Meet Louie & Chan's New Chef, Kevin Chun
All photos courtesy Louie & Chan
Louie & Chan (303 Broome Street) attempts to bring together the Lower East Side histories of the Italian and Chinese immigrants that passed through the neighborhood, and back when it opened, it's kitchen was under the control of a native of Italy, who was somewhat relentless in his authenticity, down to importing a pizza-maker from across the Atlantic. That chef, Pasquale Frola, has departed, and now the menu's getting a revamp under Kevin Chun, an alum of Yunnan Kitchen and Macao.
Despite Chun's resume, though, he won't be refocusing the place on the Chinese side of its back story. The chef has also consulted on Italian restaurants, and he says, "Italian food is what I really love to cook." He notes, too, though, that he has a habit of breaking the mold, and while he's not big on fusion, you can expect to see some nontraditional items on his list, some of which will play on Asian flavors (unfortunately, that mentality sent the pizza-maker packing, so Chun will be revamping the pies, too).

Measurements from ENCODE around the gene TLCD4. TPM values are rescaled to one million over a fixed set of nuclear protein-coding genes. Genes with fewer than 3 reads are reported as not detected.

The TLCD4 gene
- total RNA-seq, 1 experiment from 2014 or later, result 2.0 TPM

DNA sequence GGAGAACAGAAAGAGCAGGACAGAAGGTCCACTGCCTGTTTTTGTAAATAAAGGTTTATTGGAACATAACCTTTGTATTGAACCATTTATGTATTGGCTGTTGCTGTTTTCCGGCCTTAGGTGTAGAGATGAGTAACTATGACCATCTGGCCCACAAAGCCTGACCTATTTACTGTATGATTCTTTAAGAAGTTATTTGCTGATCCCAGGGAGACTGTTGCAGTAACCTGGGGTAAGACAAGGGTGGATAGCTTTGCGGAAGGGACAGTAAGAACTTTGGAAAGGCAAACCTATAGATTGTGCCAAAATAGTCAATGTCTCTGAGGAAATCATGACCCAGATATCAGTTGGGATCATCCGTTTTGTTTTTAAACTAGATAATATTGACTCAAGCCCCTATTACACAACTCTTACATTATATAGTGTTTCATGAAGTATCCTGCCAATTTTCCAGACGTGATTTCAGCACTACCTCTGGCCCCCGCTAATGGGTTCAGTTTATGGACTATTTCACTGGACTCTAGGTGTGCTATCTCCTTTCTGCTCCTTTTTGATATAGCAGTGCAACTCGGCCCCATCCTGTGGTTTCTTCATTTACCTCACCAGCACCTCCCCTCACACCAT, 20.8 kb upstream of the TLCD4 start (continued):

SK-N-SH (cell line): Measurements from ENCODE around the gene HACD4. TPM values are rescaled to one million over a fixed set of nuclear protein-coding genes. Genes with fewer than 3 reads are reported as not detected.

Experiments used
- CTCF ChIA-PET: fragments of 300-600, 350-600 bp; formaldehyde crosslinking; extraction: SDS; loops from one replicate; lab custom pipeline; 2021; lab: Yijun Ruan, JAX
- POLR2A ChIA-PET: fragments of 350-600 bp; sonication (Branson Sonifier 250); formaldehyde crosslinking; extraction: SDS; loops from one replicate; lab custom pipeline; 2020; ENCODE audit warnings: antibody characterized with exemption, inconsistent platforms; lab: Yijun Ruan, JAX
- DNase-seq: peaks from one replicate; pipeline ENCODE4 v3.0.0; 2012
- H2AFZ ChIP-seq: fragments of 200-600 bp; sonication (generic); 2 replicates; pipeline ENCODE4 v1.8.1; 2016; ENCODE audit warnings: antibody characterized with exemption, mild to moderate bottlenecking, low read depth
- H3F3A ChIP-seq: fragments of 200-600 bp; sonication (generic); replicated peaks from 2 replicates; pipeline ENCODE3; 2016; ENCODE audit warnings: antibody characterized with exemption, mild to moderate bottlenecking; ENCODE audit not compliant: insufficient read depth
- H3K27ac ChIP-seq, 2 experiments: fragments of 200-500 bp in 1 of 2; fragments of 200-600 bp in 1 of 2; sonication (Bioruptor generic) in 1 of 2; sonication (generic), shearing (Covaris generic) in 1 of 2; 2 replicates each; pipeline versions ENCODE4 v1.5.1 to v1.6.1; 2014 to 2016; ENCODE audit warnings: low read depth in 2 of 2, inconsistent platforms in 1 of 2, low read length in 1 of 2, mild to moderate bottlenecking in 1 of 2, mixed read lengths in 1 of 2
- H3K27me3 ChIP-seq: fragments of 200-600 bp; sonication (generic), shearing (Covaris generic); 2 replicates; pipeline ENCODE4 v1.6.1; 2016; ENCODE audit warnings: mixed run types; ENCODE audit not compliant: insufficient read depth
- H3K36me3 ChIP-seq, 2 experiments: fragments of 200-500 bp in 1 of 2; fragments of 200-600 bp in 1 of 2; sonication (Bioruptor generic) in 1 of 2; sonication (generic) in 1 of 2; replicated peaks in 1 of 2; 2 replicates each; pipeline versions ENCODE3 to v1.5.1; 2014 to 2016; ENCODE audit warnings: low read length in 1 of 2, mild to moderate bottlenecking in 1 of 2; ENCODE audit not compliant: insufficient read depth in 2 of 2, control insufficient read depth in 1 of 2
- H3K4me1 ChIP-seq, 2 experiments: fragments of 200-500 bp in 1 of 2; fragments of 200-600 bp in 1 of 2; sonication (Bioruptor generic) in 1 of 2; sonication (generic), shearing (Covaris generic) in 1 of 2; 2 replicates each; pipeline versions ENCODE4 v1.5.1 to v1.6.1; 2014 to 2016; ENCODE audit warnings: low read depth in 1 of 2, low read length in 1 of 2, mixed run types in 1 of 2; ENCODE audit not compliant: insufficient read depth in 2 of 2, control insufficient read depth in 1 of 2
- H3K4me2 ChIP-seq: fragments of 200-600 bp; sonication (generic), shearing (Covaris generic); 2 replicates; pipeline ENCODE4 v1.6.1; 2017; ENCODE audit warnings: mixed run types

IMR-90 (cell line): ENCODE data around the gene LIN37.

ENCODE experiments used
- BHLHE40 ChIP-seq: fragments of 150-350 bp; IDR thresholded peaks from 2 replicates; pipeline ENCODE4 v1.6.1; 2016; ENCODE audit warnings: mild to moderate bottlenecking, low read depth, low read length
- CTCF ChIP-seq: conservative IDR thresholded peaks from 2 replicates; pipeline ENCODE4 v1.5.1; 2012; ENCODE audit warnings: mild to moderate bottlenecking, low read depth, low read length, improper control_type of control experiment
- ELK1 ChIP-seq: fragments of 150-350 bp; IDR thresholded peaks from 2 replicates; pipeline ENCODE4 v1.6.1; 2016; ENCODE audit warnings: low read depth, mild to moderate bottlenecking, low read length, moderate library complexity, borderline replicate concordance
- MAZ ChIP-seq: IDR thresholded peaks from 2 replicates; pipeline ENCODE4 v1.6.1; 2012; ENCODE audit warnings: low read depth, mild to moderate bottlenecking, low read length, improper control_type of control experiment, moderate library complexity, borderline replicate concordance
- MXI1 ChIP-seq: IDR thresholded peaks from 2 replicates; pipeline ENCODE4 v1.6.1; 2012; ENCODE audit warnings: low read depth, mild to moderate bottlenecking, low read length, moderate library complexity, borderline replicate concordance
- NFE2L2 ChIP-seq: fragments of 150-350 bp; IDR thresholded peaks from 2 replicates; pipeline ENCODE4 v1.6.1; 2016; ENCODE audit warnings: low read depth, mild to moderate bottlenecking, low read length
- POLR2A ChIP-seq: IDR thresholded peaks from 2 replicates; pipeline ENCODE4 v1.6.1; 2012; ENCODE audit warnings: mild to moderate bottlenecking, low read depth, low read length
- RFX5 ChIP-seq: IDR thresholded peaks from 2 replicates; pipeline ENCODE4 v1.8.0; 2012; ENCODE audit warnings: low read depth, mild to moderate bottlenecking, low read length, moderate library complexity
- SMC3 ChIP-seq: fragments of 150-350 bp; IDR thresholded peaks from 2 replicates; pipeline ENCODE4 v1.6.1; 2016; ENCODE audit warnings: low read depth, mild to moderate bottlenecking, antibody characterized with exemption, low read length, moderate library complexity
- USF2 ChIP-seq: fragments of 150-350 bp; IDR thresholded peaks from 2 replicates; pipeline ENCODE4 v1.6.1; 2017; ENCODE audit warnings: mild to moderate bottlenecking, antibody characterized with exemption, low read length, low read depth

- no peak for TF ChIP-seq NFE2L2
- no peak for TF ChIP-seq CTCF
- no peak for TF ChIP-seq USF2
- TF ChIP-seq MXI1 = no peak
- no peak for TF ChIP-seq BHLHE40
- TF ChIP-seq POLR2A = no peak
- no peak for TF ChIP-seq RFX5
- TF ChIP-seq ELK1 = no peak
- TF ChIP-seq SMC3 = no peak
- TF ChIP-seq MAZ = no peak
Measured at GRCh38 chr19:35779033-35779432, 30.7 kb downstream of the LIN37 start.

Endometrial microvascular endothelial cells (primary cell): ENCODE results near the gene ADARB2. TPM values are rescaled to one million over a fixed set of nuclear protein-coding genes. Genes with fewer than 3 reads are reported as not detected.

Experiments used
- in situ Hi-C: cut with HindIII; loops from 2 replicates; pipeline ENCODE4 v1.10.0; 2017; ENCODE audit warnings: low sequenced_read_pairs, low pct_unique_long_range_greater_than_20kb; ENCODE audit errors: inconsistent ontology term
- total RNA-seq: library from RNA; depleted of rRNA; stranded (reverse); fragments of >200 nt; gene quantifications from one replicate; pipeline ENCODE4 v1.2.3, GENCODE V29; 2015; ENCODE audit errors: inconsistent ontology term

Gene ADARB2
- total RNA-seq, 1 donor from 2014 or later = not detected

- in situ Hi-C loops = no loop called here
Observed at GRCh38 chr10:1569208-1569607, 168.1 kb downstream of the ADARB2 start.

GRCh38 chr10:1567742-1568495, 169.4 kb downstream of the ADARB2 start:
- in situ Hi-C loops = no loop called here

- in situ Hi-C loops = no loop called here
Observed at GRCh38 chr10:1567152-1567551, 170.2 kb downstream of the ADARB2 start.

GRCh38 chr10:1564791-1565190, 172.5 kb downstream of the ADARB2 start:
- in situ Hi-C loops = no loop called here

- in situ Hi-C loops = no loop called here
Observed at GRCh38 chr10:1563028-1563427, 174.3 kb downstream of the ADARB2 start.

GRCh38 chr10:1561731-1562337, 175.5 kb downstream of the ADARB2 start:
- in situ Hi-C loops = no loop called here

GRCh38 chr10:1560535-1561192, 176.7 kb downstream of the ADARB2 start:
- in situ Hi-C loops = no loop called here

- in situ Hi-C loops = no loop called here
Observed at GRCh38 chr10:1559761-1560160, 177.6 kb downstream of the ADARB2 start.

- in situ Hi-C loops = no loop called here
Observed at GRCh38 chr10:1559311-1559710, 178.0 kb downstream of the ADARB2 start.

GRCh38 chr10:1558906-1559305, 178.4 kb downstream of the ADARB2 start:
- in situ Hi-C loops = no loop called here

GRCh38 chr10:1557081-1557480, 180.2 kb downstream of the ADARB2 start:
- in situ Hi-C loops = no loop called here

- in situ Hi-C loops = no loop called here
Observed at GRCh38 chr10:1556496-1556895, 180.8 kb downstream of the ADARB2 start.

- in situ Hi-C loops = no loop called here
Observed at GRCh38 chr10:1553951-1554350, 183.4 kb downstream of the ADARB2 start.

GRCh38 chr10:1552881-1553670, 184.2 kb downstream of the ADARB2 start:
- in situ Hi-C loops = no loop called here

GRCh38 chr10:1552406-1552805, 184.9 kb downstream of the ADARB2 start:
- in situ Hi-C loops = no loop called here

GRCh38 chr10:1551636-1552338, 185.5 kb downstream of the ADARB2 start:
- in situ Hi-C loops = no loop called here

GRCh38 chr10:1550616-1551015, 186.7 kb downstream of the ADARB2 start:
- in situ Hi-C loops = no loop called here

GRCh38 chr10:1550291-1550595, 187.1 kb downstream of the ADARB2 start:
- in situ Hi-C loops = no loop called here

Chun says he's most focused on good ingredients, and he'll apply a seasonal sensibility to the menu. "When you get watermelons, corn, tomatoes in season, you don't have to do a lot of work with them. I like to get a little creative, but I like to keep it simple. It's about quality of ingredients and freshness." And he'll work to appeal to a broader range of people.
Look for dishes like an uni pasta served in the shell, a watermelon salad, sardines, and octopus. Chun's clam pasta derives its Asian flavor from black garlic, garlic chives, and bottarga, and the chef says its been one of the most popular dishes so far. The kitchen will also run a large board of specials, with items like crispy orange duck with polenta and beans, and Chun is revamping the pizza list, too; he's brought on a new pizzaiolo, who worked at Forcella and owned a pizzeria in Belgrade. Broadly, Chun hopes the new menu appeals to more people. "We're still trying to figure out the demographic," he says.
Chun will also be in charge of the food for the downstairs lounge, which should come online sometime soon. There, guests will be able to order small bites, which will skew toward finger foods, since there are no tables. And he plans to offer a late night menu, too.
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